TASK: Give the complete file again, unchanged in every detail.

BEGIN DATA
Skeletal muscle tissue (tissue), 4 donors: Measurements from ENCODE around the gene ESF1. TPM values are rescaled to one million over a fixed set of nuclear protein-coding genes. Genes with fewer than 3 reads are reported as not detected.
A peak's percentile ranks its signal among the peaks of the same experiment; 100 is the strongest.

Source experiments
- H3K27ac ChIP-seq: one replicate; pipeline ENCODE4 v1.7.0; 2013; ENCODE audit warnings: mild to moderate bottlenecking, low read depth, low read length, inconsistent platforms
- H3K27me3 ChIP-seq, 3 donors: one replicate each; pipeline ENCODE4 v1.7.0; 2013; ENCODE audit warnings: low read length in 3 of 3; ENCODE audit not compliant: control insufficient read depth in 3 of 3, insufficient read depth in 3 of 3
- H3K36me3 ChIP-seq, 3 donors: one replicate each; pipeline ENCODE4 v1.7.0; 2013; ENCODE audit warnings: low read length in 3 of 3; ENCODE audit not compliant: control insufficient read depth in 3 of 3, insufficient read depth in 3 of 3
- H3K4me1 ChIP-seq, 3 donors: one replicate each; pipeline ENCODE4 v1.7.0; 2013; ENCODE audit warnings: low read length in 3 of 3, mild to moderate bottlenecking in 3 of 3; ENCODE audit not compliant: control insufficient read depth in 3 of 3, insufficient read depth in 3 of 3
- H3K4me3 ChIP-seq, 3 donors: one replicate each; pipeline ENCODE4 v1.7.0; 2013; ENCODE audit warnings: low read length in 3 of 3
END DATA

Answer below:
Skeletal muscle tissue (tissue), 4 donors: Measurements from ENCODE around the gene ESF1. TPM values are rescaled to one million over a fixed set of nuclear protein-coding genes. Genes with fewer than 3 reads are reported as not detected.
A peak's percentile ranks its signal among the peaks of the same experiment; 100 is the strongest.

Source experiments
- H3K27ac ChIP-seq: one replicate; pipeline ENCODE4 v1.7.0; 2013; ENCODE audit warnings: mild to moderate bottlenecking, low read depth, low read length, inconsistent platforms
- H3K27me3 ChIP-seq, 3 donors: one replicate each; pipeline ENCODE4 v1.7.0; 2013; ENCODE audit warnings: low read length in 3 of 3; ENCODE audit not compliant: control insufficient read depth in 3 of 3, insufficient read depth in 3 of 3
- H3K36me3 ChIP-seq, 3 donors: one replicate each; pipeline ENCODE4 v1.7.0; 2013; ENCODE audit warnings: low read length in 3 of 3; ENCODE audit not compliant: control insufficient read depth in 3 of 3, insufficient read depth in 3 of 3
- H3K4me1 ChIP-seq, 3 donors: one replicate each; pipeline ENCODE4 v1.7.0; 2013; ENCODE audit warnings: low read length in 3 of 3, mild to moderate bottlenecking in 3 of 3; ENCODE audit not compliant: control insufficient read depth in 3 of 3, insufficient read depth in 3 of 3
- H3K4me3 ChIP-seq, 3 donors: one replicate each; pipeline ENCODE4 v1.7.0; 2013; ENCODE audit warnings: low read length in 3 of 3